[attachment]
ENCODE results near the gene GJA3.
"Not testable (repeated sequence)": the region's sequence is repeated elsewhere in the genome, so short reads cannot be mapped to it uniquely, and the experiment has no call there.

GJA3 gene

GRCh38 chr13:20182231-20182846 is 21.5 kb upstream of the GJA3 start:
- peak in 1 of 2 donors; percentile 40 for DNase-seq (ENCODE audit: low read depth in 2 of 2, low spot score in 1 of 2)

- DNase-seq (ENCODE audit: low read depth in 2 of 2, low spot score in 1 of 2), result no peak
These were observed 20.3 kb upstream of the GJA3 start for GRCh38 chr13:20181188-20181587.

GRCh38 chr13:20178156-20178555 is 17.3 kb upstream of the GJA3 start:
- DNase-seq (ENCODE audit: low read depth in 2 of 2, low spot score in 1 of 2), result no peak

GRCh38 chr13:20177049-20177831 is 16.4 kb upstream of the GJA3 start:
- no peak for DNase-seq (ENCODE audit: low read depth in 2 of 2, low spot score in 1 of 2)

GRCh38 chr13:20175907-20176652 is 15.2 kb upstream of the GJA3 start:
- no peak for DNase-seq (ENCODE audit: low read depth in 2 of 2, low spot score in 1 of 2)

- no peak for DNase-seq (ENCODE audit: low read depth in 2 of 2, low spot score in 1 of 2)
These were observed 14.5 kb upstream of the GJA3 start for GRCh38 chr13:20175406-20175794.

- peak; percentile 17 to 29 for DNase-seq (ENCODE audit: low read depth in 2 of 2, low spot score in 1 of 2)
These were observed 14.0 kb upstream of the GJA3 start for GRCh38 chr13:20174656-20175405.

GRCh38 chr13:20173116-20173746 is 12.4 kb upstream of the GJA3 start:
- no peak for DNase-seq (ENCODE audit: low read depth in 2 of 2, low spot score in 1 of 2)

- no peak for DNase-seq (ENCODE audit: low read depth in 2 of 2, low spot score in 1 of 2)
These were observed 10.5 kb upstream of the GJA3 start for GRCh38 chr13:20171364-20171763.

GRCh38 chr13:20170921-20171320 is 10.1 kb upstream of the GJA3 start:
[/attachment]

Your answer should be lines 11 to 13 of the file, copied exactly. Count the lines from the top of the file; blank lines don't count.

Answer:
- no peak for DNase-seq (ENCODE audit: low read depth in 2 of 2, low spot score in 1 of 2)

GRCh38 chr13:20175907-20176652 is 15.2 kb upstream of the GJA3 start:
- no peak for DNase-seq (ENCODE audit: low read depth in 2 of 2, low spot score in 1 of 2)